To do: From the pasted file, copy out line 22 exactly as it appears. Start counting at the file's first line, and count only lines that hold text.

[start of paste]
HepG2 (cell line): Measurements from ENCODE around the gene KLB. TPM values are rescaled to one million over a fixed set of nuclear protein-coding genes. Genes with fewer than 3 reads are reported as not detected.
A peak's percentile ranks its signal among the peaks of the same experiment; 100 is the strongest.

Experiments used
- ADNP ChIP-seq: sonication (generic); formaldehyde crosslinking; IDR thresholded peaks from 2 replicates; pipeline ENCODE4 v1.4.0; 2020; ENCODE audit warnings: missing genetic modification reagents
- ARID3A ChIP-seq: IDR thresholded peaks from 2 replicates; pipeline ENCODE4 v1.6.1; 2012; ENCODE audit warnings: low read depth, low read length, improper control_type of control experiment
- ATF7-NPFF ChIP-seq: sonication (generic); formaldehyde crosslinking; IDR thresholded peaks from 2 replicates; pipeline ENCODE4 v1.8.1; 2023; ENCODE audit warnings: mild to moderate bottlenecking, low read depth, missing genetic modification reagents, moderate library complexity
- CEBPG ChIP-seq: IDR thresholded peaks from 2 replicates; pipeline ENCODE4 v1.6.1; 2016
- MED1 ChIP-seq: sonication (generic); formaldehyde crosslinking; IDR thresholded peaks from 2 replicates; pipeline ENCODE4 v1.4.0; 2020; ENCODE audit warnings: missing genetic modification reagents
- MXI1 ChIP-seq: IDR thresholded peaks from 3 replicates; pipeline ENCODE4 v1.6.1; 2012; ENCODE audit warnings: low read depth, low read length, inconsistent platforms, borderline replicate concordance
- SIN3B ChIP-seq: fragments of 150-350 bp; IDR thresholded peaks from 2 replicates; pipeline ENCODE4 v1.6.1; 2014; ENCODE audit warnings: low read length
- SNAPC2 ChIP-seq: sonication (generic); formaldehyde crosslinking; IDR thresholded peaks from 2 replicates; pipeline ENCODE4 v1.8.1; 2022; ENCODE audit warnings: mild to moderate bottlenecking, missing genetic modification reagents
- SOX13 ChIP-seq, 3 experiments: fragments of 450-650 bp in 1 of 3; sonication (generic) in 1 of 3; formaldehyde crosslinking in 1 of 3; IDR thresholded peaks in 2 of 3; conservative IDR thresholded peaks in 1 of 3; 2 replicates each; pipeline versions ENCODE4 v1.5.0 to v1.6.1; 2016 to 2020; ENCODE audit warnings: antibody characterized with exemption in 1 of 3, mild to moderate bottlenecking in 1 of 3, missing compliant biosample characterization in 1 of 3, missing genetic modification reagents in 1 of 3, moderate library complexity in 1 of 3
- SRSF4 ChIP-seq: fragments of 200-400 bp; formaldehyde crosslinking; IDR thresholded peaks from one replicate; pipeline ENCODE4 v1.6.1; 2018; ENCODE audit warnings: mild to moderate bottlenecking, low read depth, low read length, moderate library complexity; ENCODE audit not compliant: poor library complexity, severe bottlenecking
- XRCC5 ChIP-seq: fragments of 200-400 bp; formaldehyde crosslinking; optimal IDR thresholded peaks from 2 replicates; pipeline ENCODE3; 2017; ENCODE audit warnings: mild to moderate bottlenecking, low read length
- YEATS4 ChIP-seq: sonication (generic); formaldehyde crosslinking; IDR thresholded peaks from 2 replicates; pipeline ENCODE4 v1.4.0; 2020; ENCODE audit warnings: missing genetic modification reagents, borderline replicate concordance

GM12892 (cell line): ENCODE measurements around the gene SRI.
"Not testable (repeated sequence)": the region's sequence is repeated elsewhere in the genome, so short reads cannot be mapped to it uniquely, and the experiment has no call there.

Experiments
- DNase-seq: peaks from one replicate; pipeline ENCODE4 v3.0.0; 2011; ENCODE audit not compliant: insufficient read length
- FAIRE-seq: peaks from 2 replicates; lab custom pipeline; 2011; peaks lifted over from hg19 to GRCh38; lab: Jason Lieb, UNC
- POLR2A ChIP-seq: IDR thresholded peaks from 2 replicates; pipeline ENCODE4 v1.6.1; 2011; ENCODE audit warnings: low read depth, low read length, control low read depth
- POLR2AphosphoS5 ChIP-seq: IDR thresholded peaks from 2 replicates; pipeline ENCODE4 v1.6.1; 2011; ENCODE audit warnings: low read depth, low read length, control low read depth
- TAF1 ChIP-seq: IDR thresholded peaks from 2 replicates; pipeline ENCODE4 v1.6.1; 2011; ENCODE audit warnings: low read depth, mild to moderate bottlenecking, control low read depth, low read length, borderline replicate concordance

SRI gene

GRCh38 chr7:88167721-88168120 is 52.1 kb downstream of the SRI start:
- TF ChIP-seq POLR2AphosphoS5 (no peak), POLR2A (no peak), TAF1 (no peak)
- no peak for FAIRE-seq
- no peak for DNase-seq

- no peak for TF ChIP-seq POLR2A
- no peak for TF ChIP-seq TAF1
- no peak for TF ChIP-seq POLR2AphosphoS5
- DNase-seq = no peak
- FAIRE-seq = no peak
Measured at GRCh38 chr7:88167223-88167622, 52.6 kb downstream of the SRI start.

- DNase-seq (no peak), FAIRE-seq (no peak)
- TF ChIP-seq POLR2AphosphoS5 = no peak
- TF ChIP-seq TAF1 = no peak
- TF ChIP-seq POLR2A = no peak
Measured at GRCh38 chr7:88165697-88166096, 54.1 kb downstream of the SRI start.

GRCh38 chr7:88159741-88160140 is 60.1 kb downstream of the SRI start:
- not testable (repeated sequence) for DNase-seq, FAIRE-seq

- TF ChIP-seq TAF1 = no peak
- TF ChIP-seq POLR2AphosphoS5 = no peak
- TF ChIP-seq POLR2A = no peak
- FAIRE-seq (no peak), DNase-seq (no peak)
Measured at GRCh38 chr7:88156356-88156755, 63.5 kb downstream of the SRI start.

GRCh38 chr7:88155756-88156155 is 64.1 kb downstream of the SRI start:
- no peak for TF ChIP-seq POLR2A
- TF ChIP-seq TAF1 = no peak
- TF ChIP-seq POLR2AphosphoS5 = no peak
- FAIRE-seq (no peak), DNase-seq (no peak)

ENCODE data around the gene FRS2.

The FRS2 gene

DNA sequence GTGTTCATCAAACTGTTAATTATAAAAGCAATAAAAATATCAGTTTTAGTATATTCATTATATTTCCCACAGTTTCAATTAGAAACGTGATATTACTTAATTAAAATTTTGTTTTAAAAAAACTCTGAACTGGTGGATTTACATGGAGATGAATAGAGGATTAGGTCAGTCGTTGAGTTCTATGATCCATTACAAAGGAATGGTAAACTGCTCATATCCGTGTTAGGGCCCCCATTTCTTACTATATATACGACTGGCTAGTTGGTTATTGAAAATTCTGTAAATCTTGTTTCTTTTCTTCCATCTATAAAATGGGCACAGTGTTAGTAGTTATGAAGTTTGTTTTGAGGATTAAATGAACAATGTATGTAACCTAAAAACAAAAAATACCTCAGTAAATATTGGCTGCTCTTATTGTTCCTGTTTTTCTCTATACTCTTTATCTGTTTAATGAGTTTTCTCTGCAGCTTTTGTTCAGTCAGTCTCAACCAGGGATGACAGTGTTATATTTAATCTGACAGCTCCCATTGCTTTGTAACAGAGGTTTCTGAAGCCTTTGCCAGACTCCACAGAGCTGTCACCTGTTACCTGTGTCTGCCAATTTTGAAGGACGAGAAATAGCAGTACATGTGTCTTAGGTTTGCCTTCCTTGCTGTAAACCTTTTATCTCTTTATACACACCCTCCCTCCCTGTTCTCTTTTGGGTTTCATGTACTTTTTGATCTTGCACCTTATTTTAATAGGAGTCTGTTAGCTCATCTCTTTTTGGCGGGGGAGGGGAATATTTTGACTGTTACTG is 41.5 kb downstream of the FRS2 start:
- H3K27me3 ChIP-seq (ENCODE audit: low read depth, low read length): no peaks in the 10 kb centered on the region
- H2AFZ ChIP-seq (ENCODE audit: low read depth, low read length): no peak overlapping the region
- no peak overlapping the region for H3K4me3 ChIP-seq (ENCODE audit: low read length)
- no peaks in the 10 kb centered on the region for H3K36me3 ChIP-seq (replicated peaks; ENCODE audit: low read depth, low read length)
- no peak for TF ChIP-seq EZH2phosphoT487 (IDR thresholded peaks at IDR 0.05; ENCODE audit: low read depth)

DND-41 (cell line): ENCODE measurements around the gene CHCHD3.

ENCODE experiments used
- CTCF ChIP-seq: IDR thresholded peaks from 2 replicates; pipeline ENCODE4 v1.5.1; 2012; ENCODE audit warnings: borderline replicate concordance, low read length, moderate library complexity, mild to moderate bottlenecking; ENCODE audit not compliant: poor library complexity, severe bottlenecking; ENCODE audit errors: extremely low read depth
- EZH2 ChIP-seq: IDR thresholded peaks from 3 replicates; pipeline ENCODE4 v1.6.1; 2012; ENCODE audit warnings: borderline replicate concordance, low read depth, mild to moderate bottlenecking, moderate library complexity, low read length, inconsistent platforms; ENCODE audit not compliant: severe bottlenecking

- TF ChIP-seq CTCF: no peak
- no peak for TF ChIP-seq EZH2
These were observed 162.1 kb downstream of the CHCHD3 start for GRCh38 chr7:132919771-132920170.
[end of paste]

- POLR2AphosphoS5 ChIP-seq: IDR thresholded peaks from 2 replicates; pipeline ENCODE4 v1.6.1; 2011; ENCODE audit warnings: low read depth, low read length, control low read depth